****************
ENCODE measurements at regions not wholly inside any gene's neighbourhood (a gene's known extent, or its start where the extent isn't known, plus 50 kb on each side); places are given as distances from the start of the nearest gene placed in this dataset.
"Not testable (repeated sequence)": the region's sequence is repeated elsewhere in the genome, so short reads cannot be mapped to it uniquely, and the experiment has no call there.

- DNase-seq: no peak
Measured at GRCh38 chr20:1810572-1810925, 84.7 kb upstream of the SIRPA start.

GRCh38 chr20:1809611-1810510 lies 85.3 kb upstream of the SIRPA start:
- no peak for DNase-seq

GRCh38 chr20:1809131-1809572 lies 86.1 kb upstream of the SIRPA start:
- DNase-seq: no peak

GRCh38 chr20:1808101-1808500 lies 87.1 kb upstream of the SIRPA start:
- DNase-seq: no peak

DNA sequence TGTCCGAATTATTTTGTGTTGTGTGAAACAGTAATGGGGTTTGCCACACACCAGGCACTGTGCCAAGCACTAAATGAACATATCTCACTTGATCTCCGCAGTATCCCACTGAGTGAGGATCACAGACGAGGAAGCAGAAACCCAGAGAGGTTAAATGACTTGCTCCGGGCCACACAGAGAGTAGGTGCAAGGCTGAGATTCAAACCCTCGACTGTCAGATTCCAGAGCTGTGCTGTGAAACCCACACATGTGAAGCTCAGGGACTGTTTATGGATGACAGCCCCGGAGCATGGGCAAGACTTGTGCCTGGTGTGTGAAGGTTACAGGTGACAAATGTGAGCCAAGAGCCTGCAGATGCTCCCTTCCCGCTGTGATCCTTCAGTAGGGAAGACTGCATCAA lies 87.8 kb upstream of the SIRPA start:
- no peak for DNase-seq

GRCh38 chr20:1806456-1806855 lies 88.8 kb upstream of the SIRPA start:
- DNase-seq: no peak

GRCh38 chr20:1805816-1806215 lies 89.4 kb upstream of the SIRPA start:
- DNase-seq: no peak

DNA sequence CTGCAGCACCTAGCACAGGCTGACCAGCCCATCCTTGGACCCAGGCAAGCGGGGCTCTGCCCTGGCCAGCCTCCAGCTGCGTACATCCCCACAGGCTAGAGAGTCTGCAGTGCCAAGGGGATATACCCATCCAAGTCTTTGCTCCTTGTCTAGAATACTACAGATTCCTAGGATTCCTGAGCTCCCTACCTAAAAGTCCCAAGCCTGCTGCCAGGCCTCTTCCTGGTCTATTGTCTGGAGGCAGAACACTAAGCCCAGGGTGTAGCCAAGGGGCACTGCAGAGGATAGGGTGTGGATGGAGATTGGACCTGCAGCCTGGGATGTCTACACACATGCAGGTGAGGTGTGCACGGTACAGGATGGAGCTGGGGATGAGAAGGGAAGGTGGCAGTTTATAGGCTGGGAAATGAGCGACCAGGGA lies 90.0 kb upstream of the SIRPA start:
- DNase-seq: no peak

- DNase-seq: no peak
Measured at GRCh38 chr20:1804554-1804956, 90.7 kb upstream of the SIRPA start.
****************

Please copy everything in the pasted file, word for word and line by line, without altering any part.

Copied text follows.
ENCODE measurements at regions not wholly inside any gene's neighbourhood (a gene's known extent, or its start where the extent isn't known, plus 50 kb on each side); places are given as distances from the start of the nearest gene placed in this dataset.
"Not testable (repeated sequence)": the region's sequence is repeated elsewhere in the genome, so short reads cannot be mapped to it uniquely, and the experiment has no call there.

- DNase-seq: no peak
Measured at GRCh38 chr20:1810572-1810925, 84.7 kb upstream of the SIRPA start.

GRCh38 chr20:1809611-1810510 lies 85.3 kb upstream of the SIRPA start:
- no peak for DNase-seq

GRCh38 chr20:1809131-1809572 lies 86.1 kb upstream of the SIRPA start:
- DNase-seq: no peak

GRCh38 chr20:1808101-1808500 lies 87.1 kb upstream of the SIRPA start:
- DNase-seq: no peak

DNA sequence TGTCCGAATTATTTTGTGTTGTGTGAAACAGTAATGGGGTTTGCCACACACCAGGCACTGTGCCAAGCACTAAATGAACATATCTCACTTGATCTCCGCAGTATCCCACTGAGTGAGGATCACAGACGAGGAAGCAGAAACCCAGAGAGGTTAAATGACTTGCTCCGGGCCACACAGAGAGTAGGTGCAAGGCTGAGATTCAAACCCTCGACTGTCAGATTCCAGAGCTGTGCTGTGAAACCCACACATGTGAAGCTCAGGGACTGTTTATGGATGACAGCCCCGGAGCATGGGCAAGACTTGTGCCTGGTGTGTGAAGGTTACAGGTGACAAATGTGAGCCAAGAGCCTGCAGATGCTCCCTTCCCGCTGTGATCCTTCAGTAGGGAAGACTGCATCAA lies 87.8 kb upstream of the SIRPA start:
- no peak for DNase-seq

GRCh38 chr20:1806456-1806855 lies 88.8 kb upstream of the SIRPA start:
- DNase-seq: no peak

GRCh38 chr20:1805816-1806215 lies 89.4 kb upstream of the SIRPA start:
- DNase-seq: no peak

DNA sequence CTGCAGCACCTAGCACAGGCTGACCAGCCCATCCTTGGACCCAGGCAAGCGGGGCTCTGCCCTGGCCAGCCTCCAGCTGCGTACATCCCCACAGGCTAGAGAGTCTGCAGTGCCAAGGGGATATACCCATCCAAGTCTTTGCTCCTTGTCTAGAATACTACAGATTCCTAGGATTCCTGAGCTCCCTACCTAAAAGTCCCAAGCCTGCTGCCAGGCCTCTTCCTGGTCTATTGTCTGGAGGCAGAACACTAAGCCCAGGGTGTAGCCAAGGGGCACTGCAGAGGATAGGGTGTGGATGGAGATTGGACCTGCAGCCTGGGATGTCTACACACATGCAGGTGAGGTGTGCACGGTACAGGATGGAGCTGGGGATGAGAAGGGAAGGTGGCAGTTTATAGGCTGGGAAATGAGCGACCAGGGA lies 90.0 kb upstream of the SIRPA start:
- DNase-seq: no peak

- DNase-seq: no peak
Measured at GRCh38 chr20:1804554-1804956, 90.7 kb upstream of the SIRPA start.